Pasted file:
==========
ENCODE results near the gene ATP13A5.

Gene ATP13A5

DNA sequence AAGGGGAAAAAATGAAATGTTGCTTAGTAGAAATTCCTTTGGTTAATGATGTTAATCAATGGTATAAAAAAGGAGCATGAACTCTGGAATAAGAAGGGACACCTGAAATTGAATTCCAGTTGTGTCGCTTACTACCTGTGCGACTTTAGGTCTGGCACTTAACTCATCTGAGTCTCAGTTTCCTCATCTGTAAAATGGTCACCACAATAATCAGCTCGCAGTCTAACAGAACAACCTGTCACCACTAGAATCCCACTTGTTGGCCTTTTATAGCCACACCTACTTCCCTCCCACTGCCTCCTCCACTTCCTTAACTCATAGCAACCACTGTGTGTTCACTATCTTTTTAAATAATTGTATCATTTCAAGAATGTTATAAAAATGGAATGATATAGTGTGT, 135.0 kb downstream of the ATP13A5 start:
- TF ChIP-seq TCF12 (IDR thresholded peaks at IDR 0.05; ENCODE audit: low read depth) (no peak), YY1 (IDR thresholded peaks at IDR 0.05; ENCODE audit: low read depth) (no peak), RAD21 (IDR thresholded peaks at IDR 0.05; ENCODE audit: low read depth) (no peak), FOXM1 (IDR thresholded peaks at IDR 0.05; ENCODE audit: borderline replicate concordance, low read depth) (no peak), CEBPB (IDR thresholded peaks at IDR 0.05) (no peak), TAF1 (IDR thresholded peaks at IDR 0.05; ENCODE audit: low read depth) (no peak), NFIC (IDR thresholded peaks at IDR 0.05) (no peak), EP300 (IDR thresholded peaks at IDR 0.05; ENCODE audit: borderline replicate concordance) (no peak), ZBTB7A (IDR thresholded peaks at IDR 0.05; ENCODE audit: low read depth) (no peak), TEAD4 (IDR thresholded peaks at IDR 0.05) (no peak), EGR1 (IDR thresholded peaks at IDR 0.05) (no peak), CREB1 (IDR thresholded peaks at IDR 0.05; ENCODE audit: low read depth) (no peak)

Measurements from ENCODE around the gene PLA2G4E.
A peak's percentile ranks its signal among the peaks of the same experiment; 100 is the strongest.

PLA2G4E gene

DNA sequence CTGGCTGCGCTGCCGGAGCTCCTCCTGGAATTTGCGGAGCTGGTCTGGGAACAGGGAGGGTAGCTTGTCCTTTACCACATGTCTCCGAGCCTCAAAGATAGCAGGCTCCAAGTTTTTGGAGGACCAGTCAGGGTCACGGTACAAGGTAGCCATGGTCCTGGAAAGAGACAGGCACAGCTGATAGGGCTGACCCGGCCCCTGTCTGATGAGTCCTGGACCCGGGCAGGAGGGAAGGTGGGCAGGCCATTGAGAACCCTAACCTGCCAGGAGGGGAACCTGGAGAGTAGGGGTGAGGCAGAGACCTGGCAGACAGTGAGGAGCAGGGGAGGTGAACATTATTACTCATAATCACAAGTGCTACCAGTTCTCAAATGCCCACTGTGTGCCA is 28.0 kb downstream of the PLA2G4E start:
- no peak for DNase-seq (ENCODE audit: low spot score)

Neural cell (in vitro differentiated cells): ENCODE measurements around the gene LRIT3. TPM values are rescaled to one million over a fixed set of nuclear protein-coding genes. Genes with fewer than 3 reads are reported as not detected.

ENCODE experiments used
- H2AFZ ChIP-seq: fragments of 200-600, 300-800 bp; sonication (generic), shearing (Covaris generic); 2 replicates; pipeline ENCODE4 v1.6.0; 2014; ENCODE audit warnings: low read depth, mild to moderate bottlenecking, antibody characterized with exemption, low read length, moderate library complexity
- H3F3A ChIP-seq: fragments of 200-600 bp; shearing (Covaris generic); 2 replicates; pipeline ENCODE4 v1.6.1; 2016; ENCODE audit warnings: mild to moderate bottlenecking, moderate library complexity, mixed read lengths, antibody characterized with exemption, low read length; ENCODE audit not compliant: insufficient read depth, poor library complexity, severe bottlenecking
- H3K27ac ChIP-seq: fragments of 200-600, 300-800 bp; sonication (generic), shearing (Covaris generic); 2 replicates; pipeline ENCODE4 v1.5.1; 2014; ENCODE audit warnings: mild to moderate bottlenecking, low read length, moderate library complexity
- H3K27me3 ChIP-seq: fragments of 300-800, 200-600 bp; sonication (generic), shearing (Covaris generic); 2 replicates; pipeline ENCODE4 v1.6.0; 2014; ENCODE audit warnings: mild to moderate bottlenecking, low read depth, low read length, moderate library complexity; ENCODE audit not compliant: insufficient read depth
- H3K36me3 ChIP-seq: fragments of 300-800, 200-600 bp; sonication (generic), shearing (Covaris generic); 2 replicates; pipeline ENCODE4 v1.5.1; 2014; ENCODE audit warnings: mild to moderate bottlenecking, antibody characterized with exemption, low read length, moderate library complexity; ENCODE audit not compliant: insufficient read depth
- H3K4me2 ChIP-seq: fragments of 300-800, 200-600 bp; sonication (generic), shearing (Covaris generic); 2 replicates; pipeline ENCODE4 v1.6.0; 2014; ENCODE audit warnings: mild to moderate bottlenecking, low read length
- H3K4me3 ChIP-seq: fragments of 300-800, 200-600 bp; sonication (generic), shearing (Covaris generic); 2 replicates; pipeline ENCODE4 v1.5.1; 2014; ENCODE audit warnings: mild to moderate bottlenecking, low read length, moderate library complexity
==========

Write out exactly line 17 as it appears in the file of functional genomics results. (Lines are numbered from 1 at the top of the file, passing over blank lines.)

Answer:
- H3K4me2 ChIP-seq: fragments of 300-800, 200-600 bp; sonication (generic), shearing (Covaris generic); 2 replicates; pipeline ENCODE4 v1.6.0; 2014; ENCODE audit warnings: mild to moderate bottlenecking, low read length